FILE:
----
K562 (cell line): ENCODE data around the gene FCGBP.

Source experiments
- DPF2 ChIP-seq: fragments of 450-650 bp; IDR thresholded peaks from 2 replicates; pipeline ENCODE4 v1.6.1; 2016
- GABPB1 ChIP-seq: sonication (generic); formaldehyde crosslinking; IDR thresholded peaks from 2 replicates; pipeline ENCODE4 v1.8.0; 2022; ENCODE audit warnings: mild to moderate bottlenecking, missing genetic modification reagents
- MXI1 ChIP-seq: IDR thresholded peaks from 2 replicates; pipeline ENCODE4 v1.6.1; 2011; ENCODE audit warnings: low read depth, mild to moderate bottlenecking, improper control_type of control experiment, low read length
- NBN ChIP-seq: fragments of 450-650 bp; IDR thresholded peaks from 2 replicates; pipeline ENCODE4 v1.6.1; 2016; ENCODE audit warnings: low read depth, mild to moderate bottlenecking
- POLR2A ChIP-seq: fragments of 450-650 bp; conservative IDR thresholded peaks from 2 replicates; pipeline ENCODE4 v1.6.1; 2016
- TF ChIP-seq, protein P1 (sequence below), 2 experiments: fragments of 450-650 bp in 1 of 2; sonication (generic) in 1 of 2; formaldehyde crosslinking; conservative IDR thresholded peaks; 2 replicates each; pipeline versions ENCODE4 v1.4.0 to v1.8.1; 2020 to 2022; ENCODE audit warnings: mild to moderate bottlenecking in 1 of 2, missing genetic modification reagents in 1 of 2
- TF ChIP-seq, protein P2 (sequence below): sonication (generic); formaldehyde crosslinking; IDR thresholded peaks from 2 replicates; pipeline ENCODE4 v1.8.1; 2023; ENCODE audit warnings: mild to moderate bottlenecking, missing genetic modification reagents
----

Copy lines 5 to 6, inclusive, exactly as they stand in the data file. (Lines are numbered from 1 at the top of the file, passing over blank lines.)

- MXI1 ChIP-seq: IDR thresholded peaks from 2 replicates; pipeline ENCODE4 v1.6.1; 2011; ENCODE audit warnings: low read depth, mild to moderate bottlenecking, improper control_type of control experiment, low read length
- NBN ChIP-seq: fragments of 450-650 bp; IDR thresholded peaks from 2 replicates; pipeline ENCODE4 v1.6.1; 2016; ENCODE audit warnings: low read depth, mild to moderate bottlenecking